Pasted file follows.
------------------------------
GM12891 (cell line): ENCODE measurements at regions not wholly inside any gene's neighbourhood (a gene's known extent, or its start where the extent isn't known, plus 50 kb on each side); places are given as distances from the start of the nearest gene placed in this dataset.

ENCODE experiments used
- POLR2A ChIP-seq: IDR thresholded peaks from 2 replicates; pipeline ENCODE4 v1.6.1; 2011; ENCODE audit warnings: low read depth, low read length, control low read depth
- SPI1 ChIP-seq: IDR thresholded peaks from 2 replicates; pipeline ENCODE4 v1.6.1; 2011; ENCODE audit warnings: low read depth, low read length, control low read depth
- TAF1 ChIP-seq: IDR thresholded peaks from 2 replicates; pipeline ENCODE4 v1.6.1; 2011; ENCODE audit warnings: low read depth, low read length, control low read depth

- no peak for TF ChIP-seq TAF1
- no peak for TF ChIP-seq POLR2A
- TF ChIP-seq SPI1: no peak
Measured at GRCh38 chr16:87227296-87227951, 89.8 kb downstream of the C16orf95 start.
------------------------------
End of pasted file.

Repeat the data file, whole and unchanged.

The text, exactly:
GM12891 (cell line): ENCODE measurements at regions not wholly inside any gene's neighbourhood (a gene's known extent, or its start where the extent isn't known, plus 50 kb on each side); places are given as distances from the start of the nearest gene placed in this dataset.

ENCODE experiments used
- POLR2A ChIP-seq: IDR thresholded peaks from 2 replicates; pipeline ENCODE4 v1.6.1; 2011; ENCODE audit warnings: low read depth, low read length, control low read depth
- SPI1 ChIP-seq: IDR thresholded peaks from 2 replicates; pipeline ENCODE4 v1.6.1; 2011; ENCODE audit warnings: low read depth, low read length, control low read depth
- TAF1 ChIP-seq: IDR thresholded peaks from 2 replicates; pipeline ENCODE4 v1.6.1; 2011; ENCODE audit warnings: low read depth, low read length, control low read depth

- no peak for TF ChIP-seq TAF1
- no peak for TF ChIP-seq POLR2A
- TF ChIP-seq SPI1: no peak
Measured at GRCh38 chr16:87227296-87227951, 89.8 kb downstream of the C16orf95 start.